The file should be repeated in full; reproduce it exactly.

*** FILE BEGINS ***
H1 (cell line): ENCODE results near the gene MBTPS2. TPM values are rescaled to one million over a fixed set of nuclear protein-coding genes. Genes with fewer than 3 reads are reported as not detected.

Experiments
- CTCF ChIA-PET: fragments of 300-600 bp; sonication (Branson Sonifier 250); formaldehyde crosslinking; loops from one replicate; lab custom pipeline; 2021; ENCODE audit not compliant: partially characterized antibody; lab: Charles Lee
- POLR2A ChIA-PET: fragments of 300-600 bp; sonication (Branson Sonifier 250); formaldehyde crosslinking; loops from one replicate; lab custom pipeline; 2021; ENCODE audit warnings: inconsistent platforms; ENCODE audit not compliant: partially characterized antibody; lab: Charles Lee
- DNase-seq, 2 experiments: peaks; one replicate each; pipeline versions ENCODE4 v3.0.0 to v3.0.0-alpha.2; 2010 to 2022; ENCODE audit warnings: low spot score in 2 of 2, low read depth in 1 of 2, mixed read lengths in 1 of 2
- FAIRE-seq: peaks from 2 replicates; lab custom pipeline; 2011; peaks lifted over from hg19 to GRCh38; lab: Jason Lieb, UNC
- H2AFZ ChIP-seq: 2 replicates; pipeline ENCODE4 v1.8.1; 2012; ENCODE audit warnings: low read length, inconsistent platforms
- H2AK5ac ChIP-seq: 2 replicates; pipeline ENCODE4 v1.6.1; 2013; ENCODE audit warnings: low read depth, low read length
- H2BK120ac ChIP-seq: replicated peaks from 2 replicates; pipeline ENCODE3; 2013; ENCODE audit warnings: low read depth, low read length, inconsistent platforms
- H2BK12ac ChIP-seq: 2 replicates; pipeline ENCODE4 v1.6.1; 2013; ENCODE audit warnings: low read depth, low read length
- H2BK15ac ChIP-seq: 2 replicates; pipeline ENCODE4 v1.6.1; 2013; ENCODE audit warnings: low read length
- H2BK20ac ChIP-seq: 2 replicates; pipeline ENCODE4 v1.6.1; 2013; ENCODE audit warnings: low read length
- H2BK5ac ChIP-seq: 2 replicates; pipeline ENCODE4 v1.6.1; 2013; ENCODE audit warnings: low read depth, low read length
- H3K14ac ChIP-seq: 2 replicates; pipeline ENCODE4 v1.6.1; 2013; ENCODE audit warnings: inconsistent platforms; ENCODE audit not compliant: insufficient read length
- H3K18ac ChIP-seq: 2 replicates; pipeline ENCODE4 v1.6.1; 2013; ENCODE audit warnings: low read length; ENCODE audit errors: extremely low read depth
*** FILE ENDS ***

H1 (cell line): ENCODE results near the gene MBTPS2. TPM values are rescaled to one million over a fixed set of nuclear protein-coding genes. Genes with fewer than 3 reads are reported as not detected.

Experiments
- CTCF ChIA-PET: fragments of 300-600 bp; sonication (Branson Sonifier 250); formaldehyde crosslinking; loops from one replicate; lab custom pipeline; 2021; ENCODE audit not compliant: partially characterized antibody; lab: Charles Lee
- POLR2A ChIA-PET: fragments of 300-600 bp; sonication (Branson Sonifier 250); formaldehyde crosslinking; loops from one replicate; lab custom pipeline; 2021; ENCODE audit warnings: inconsistent platforms; ENCODE audit not compliant: partially characterized antibody; lab: Charles Lee
- DNase-seq, 2 experiments: peaks; one replicate each; pipeline versions ENCODE4 v3.0.0 to v3.0.0-alpha.2; 2010 to 2022; ENCODE audit warnings: low spot score in 2 of 2, low read depth in 1 of 2, mixed read lengths in 1 of 2
- FAIRE-seq: peaks from 2 replicates; lab custom pipeline; 2011; peaks lifted over from hg19 to GRCh38; lab: Jason Lieb, UNC
- H2AFZ ChIP-seq: 2 replicates; pipeline ENCODE4 v1.8.1; 2012; ENCODE audit warnings: low read length, inconsistent platforms
- H2AK5ac ChIP-seq: 2 replicates; pipeline ENCODE4 v1.6.1; 2013; ENCODE audit warnings: low read depth, low read length
- H2BK120ac ChIP-seq: replicated peaks from 2 replicates; pipeline ENCODE3; 2013; ENCODE audit warnings: low read depth, low read length, inconsistent platforms
- H2BK12ac ChIP-seq: 2 replicates; pipeline ENCODE4 v1.6.1; 2013; ENCODE audit warnings: low read depth, low read length
- H2BK15ac ChIP-seq: 2 replicates; pipeline ENCODE4 v1.6.1; 2013; ENCODE audit warnings: low read length
- H2BK20ac ChIP-seq: 2 replicates; pipeline ENCODE4 v1.6.1; 2013; ENCODE audit warnings: low read length
- H2BK5ac ChIP-seq: 2 replicates; pipeline ENCODE4 v1.6.1; 2013; ENCODE audit warnings: low read depth, low read length
- H3K14ac ChIP-seq: 2 replicates; pipeline ENCODE4 v1.6.1; 2013; ENCODE audit warnings: inconsistent platforms; ENCODE audit not compliant: insufficient read length
- H3K18ac ChIP-seq: 2 replicates; pipeline ENCODE4 v1.6.1; 2013; ENCODE audit warnings: low read length; ENCODE audit errors: extremely low read depth